Steve Hopcraft of Restore the Delta, added, “We understood the Governor has been quite blunt in that he has already chosen the tunnels. The administration has spent $250 million on the BDCP process, but not one cent on the translation of documents. They have not translated one page of the EIR nor placed one notice of public meetings in the media in other languages than English. Again there has not been one word, one page or one attempt to translate the documents for the 20 percent of Californians who are non-English speakers and pay billions of dollars in taxes!”

According to the letter from the groups, the violations of the state and federal laws by BDCP officials include but are not limited to the following.

• CEQA participation requirements— CEQA requires a process that provides an opportunity for meaningful participation of the public. According to Public Resources Code Section 21061: “The purpose of an environmental impact report is to provide public agencies and the public in general with detailed information about the effect which a proposed project is likely to have on the environment; to list ways in which the significant effects of such a project can be minimized; and to indicate alternatives to such a project.”

• NEPA participation requirements, and Equal Justice Executive Order 12898: Federal Executive Order (EO) 12898 (1994), Federal Actions to Address Environmental Justice in Minority Populations and Low-Income Populations, requires Federal agencies to make environmental justice part of their mission and to develop environmental justice strategies.

• Title VI of the Civil Rights Act of 1964 provides: “No Person in the United States shall, on the ground of race, color, or national origin, be excluded from participation in, be denied the benefits of, or be subjected to discrimination under any program or activity receiving Federal financial assistance.”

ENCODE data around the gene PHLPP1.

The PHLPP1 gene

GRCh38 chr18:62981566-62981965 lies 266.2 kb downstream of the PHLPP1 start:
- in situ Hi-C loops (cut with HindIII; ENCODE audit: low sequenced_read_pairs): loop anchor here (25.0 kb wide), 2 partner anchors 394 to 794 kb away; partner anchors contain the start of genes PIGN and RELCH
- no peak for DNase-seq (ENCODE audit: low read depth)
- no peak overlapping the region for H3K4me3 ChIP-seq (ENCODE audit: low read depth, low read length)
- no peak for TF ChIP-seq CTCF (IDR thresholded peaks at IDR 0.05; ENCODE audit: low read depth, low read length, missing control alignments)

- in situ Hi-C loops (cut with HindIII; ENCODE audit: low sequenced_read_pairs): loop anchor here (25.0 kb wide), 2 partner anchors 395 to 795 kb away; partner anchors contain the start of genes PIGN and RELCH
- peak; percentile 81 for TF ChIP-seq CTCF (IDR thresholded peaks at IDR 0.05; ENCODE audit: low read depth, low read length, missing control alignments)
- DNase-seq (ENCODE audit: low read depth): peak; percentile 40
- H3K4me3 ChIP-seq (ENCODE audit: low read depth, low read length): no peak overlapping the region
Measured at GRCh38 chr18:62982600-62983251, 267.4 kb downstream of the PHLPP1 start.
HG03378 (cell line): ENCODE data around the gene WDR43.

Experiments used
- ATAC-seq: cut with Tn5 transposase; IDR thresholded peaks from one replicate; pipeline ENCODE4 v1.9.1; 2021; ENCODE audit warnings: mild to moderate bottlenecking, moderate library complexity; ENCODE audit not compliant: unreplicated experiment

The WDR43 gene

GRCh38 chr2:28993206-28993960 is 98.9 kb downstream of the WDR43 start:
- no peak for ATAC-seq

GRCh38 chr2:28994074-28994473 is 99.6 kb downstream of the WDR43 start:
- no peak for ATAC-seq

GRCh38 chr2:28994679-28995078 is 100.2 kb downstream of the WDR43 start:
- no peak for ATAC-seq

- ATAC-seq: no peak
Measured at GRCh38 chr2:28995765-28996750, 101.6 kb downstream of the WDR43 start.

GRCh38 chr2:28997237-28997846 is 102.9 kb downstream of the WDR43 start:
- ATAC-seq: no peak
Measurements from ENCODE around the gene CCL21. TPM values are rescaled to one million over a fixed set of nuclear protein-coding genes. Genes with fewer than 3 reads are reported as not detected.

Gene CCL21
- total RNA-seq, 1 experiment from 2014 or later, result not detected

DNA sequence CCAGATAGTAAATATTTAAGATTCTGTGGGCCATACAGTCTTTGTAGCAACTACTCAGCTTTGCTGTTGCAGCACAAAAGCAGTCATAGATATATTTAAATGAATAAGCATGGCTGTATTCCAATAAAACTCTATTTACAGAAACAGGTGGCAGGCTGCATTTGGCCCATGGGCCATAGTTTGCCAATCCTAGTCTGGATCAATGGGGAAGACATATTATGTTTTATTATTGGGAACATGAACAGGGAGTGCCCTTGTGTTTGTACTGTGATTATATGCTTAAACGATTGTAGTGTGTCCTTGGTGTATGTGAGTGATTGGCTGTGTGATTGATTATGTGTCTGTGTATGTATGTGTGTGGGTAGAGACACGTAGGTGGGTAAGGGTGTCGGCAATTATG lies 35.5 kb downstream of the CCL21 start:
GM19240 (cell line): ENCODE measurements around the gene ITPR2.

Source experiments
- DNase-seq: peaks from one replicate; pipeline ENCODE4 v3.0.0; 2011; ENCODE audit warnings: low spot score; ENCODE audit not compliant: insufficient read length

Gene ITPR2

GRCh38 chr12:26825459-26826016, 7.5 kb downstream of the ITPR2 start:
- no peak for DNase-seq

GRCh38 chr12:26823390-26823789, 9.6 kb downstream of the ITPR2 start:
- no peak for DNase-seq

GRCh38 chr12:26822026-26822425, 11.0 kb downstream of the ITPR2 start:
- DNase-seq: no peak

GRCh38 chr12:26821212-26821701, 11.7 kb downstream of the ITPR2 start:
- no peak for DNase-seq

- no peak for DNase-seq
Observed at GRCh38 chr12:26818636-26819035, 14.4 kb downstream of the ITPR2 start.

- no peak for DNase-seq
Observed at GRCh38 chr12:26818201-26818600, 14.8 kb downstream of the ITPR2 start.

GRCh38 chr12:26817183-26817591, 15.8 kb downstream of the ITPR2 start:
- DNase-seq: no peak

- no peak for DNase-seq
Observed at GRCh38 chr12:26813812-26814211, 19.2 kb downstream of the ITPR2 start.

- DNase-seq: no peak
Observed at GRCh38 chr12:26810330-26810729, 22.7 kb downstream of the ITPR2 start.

• California Government Code section 11135 (a) and implementing regulations in the California Code of Regulations Title 22 Sections 98211 (c) and 98100. Government Code 11135(a) provides: “No person in the State of California shall, on the basis of race, national origin, ethnic group identification, religion, age, sex, sexual orientation, color, genetic information, or disability, be unlawfully denied full and equal access to the benefits of, or be unlawfully subjected to discrimination under, any program or activity that is conducted, operated, or administered by the state or by any state agency, is funded directly by the state, or receives any financial assistance from the state.”

• The Dymally-Alatorre Bilingual Services Act—Government Code Sections 7290-7299.8 which requires that, when state and local agencies serve a “substantial number of non-English- speaking people,” they must among other things translate documents explaining available services into their clients’ languages.

Not only does the Brown administration violate the civil rights of non-English speakers, but the BDCP process violates the UN Declaration on the Rights of Indigeous Peoples and numerous state and federal laws protecting California's indigenous nations.

"The Delta Tunnel plan violates the Declaration of Indigenous Peoples Rights!" said Caleen Sisk, Chief and Spiritual Leader of the Winnemem Wintu Tribe. "These twin tunnels will kill the largest Estuary that keeps California….CALIFORNIA! When that happens it will bring changes no one can imagine right now….it will as Mother Nature wants."

Restore the Delta is a 15,000-member grassroots organization committed to making the Sacramento-San Joaquin Delta fishable, swimmable, drinkable, and farmable to benefit all of California. Restore the Delta works to improve water quality so that fisheries and farming can thrive together again in the Sacramento-San Joaquin Delta.